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PepsiCo Inc., seller of sugared sodas and high-calorie snacks, is spending millions of dollars this year to test a program meant to encourage inner-city African-Americans and Latinos to eat healthier and exercise more, according to a report in The Wall Street Journal.
With net income of $4.1 billion last year on revenue of $32.6 billion, PepsiCo's is looking to keep sales up, while pushing sales of Baked Doritos, Baked Lay's and other snacks in selected Chicago markets.
Whether a giant snack and soda maker should proselytize for healthier diets -- or can pull off so contrarian a message -- remains a question within the company's Purchase, N.Y., headquarters and among critics. Beyond selling the idea to consumers, Pepsi must persuade skeptical salesmen, whose pay is driven by sales. Winning over store managers, accustomed to selling huge volumes of colas and salty treats, is even harder.
About 32 percent of all U.S. adults are obese, according to the federal Centers for Disease Control and Prevention. Obesity afflicts 45 percent of blacks and 37 percent of Mexican-Americans. In some of the neighborhoods Pepsi is targeting, more than 40 percent of children are overweight, according to the nonprofit Consortium to Lower Obesity in Chicago Children, the newspaper reported.
"We want to use Chicago as a lab to understand where should we play, as it relates to health and wellness. What can we do? What do we have a responsibility to do?" Steve Reinemund, PepsiCo's chairman, said. "This is also a key growth area at the intersection of business and the public interest."
Critics contend Pepsi's latest efforts are merely aimed at fattening its bottom line. For instance, they say baked snacks might be lower in fat and calories, but are still junk food. "Pepsi is shameless," Marion Nestle, professor of nutrition, food studies and public health at New York University, told The Wall Street Journal.
She says it stands out among food companies for touting marginal health claims to gain a business edge. "Are Baked Lay's really an improvement? Why not eat fewer potato chips?"
Pepsi's marketing machine, critics said, is a big reason Latinos and blacks are among the biggest consumers of sodas and snacks. African-Americans drink a disproportionately higher amount of Pepsi-Cola -- and less Aquafina bottled water and Diet Pepsi -- compared to other ethnic groups, according to research firm Information Resources Inc.
It says the average Hispanic is 27 percent more likely to buy Doritos and 64 percent more likely to buy Cheetos than a white consumer.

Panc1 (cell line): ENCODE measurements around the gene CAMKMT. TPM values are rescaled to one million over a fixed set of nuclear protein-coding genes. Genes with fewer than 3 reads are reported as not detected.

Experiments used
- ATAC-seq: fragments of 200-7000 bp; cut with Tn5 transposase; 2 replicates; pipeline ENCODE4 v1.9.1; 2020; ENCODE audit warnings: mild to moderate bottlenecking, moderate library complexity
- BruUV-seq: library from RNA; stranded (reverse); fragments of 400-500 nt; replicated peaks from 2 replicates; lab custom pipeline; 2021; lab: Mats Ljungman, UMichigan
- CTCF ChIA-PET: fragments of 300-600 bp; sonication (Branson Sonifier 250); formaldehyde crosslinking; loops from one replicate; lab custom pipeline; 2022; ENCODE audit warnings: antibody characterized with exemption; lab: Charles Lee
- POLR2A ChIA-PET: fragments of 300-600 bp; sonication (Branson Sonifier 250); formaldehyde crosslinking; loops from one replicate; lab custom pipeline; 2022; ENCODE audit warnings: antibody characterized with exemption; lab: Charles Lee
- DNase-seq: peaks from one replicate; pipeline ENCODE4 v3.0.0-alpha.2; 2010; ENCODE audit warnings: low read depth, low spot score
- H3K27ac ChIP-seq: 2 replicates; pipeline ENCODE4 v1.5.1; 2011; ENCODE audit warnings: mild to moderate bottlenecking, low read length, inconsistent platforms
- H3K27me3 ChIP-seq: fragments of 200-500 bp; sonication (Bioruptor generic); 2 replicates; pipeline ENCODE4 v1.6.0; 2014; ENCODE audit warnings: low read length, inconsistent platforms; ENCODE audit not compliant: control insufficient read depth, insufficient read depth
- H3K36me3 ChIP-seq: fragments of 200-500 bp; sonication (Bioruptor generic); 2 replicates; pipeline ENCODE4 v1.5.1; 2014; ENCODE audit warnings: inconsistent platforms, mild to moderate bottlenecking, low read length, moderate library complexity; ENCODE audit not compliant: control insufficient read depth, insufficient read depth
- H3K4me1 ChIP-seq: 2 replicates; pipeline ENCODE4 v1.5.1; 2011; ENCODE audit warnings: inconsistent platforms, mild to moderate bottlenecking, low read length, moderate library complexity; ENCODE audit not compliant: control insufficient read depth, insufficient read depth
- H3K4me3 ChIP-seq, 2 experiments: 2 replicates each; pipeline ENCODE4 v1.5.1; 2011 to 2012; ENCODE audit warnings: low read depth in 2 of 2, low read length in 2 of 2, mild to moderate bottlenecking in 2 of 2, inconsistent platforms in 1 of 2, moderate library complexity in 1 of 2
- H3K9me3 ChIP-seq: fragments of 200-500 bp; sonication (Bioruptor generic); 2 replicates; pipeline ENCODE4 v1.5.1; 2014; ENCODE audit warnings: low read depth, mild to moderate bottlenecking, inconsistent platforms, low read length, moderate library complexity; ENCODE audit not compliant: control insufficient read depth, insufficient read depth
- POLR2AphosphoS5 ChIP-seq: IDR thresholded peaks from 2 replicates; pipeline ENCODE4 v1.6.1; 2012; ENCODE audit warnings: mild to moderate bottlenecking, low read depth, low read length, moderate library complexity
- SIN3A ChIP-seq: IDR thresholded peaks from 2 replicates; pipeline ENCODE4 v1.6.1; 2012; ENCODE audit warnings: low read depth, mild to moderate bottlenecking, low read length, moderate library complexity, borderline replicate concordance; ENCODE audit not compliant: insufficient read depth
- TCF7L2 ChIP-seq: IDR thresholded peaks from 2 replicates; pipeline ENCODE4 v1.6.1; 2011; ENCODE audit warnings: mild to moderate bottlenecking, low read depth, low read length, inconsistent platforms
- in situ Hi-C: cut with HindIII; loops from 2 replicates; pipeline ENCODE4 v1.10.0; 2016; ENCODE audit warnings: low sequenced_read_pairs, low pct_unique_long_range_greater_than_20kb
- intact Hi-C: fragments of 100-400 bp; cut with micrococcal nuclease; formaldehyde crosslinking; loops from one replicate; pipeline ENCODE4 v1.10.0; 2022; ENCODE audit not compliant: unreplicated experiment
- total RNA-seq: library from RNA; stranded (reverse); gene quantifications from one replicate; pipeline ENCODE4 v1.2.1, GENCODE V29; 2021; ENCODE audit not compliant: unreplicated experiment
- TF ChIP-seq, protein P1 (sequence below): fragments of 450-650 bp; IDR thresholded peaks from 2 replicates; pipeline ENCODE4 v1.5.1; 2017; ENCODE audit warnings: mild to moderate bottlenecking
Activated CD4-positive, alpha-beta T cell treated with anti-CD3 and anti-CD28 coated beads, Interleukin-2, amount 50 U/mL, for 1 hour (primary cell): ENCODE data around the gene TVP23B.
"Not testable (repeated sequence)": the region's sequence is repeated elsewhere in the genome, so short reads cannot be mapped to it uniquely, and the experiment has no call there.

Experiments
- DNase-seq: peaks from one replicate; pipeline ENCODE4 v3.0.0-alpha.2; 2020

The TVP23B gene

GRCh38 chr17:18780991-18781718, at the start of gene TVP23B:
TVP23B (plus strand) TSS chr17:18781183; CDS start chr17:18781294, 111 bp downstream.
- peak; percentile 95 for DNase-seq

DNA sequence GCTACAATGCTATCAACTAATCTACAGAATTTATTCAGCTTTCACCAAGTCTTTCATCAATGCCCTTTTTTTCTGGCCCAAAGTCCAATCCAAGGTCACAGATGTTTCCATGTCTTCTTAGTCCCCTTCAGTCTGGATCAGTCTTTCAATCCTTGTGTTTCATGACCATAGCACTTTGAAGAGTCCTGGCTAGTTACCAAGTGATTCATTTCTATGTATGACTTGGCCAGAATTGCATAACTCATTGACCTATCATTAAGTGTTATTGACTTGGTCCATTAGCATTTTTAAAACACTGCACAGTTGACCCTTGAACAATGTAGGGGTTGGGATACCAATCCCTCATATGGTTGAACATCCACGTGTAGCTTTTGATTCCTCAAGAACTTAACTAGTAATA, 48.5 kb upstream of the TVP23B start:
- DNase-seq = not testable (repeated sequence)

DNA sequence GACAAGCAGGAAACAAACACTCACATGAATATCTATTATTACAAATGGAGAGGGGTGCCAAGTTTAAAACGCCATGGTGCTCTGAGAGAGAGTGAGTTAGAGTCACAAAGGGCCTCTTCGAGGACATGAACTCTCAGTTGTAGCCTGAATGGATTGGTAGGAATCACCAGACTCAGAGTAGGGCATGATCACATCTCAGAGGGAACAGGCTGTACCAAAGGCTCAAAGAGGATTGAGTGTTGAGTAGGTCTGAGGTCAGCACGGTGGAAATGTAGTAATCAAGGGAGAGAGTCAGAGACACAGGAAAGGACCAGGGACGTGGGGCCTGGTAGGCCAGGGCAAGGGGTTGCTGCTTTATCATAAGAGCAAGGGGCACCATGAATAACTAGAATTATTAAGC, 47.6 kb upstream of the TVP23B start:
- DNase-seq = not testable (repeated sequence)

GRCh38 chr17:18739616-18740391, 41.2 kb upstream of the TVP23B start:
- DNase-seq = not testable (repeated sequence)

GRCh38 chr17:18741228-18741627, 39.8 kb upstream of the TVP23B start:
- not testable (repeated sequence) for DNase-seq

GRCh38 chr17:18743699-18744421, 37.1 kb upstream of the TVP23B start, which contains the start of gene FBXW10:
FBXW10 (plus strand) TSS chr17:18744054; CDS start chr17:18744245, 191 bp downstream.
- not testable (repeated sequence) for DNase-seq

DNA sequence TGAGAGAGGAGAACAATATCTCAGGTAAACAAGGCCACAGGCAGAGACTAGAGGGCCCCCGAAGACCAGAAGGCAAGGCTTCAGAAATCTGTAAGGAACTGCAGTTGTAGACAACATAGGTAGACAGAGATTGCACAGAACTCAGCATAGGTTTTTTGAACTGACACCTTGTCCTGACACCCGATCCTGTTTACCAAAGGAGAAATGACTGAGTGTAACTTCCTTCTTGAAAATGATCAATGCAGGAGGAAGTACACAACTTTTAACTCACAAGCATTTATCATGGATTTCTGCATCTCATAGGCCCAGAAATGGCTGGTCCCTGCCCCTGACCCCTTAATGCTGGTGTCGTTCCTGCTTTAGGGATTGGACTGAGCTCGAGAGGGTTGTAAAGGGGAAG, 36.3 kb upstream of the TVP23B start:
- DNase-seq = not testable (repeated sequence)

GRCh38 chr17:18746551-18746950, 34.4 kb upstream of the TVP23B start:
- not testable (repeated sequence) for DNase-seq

Matt Longjohn, executive director of the Consortium to Lower Obesity in Chicago Children, said Pepsi is moving in the right direction. "Is Pepsi contradicting itself on some level? Absolutely," he told the newspaper. "But that doesn't mean what they are doing is completely malicious." Pepsi's foundation recently gave the consortium $1.7 million for an obesity-prevention program.
Other food companies are also reaching out to minorities on health issues. This summer, Coke sponsored MegaFest, an Atlanta conference geared to African-Americans, during which it offered 100,000 attendees nutritional advice and aerobics set to gospel music, the newspaper reported. Kraft Foods Inc. has worked with the National Latino Children's Institute to develop a curriculum on healthy eating and exercise.
General Mills Inc. has collaborated with Black Entertainment Television Foundation to offer health information to African-American women.
Pepsi kicked off its Chicago test in January, at a meeting with 120 local managers at the House of Blues restaurant. Alongside the sales push, Pepsi said it planned to build playgrounds, hold seminars on nutrition and exercise and organize walks outside grocery stores.
Mike Zaidan, owner of the Sammy G convenience store, says his older customers are buying the baked chips. "Anything from Frito sells," he told the newspaper.
Pepsi declined to discuss sales performance in the Chicago test program, which will continue through next year. The company is encouraged that Smart Spot products are more available in chain stores. But cracking into smaller, independent stores has proven difficult, according to company executives.